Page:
Dick Lepre is senior loan adviser for RPM Mortgage of Alamo,
California, a division of LendUS. He has been in the mortgage
business since 1992 and has been writing a weekly e-mail
newsletter on macroeconomics, mortgages and housing since
1995. Lepre (NMLS #302379) has lived in the San Francisco
Bay Area since 1968. He has a degree in physics from Notre
Dame. Follow him on Twitter @dicklepre. Reach him at (415)
244-9383 or firstname.lastname@example.org.
Get to Know How the Fed Affects Rates
Mortgage professionals should understand what the central bank’s policies
can and can’t accomplish
By Dick Lepre
Many people believe that the actions of the Federal Reserve have substantial impact on mortgage interest rates. This is not the case.
The Federal Reserve is the central bank of the United
States. It acts as a reserve bank and requires member
banks to keep about 10 percent of their customers’
checking and savings deposits at the Fed.
At best, the Fed’s impact on mortgage rates is indirect, inconsistent and relatively small. And that can be
seen by the Fed’s policies and its effect on rates and
the economy since the Great Recession. Mortgage
originators, whose livelihoods depend a great deal on
interest rates, should have a basic understanding of
the Fed and its powers.
Largest piggy bank
The Fed is essentially the world’s largest piggy bank. It
controls the money supply, affects short-term interest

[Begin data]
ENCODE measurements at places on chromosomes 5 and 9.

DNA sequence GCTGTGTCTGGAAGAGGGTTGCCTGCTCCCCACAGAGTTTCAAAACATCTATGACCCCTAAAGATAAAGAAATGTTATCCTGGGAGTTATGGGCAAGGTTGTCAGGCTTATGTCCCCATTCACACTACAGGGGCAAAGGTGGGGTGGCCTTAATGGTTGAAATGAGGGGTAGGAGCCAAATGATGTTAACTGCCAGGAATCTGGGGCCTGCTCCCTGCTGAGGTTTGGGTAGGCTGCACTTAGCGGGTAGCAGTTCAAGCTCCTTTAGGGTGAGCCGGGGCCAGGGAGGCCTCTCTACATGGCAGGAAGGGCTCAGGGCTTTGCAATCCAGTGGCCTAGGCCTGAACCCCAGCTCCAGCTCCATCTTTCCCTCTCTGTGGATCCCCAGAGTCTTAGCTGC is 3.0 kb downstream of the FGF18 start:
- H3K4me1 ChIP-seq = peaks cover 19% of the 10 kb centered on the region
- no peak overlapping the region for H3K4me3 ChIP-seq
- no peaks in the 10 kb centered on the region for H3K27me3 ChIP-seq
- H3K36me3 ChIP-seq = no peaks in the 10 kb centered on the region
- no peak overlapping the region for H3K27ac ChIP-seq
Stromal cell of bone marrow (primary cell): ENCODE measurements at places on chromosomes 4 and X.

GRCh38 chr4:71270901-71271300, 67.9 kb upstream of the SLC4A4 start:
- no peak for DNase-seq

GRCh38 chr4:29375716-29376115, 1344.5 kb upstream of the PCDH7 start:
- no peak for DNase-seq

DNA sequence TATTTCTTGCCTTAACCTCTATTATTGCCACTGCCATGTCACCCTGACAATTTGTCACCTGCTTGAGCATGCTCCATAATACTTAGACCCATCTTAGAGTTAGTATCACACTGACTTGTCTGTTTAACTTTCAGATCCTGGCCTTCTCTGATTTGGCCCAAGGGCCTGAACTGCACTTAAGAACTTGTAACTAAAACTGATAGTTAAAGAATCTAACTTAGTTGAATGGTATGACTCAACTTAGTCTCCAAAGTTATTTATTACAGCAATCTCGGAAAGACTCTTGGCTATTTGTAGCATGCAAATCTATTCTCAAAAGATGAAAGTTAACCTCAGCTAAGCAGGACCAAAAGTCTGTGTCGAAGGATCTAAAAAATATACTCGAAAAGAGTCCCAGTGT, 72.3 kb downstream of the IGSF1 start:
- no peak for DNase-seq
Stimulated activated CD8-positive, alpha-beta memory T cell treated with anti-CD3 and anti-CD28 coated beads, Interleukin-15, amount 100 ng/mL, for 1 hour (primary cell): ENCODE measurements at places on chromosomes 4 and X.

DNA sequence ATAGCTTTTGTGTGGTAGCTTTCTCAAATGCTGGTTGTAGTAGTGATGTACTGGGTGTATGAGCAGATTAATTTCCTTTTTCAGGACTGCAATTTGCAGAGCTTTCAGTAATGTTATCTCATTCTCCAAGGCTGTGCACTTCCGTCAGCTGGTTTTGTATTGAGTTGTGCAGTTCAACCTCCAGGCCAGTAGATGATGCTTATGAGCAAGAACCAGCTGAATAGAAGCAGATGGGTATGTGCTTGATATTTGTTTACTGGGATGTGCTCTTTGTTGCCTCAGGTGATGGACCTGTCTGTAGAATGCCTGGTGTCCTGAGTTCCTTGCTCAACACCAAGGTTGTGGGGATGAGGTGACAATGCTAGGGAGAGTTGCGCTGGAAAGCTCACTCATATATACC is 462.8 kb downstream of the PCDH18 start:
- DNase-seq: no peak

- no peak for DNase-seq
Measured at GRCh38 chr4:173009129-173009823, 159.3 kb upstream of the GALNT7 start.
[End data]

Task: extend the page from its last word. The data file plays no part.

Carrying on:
rates and helps regulate commercial banks.
The motivation for the creation of the Fed was to
prevent bank panics. These are prone to occur when
banks experience big losses, and depositors fear that
their accounts are in danger — causing a significant
number of people to withdraw the funds in their
Banks have an underlying problem that many people often don’t recognize. Their liabilities (depositors’
checking and savings accounts) are entirely liquid,
while their assets are largely illiquid. If depositors
show up at teller windows demanding their money,
the bank cannot call you and demand that you pay off
your mortgage loan, for example.
Banks need to meet specific reserve requirements
at the end of each day. If a bank is cash short, either
because people withdrew funds or because businesses with large credit lines tapped them considerably, that bank may need to borrow cash overnight
so that it has sufficient reserves. This is almost always
done by interbank lending (borrowing from another
bank which has excess reserves) with the Fed acting
as the lender of last resort.
In addition to providing stability to banking, the
objective of the Fed is defined by Congress as framing monetary policy to maximize employment, stabilize prices and moderate long-term interest rates.
The Fed runs the government’s monetary policy
while Congress and the president run fiscal policy
(taxes and spending.)
The Fed has significant objectives and powers,
which it wields on a day-to-day basis. These powers
relate to two things: controlling money supply and
controlling short-term interest rates.
The ability of the Fed to control money supply is, in a
sense, magical. It can create money out of thin air. If
the Fed wants to add to the money supply, it makes an
announcement to the large investment banks that it
wishes to purchase Treasury debt.
After the details are worked out, the Fed buys the
Treasury debt from those banks by crediting their
account at the Fed with money which did not previously exist. The Fed has the Treasury debt and the
banks have newly created cash to lend.
This was what the various rounds of quantitative
easing (QE) were about. A way to see QE in action was
to pay attention to excess bank reserves. This is money
banks own that is parked at the Fed and exceeds
the necessary reserves. This money can be instantly
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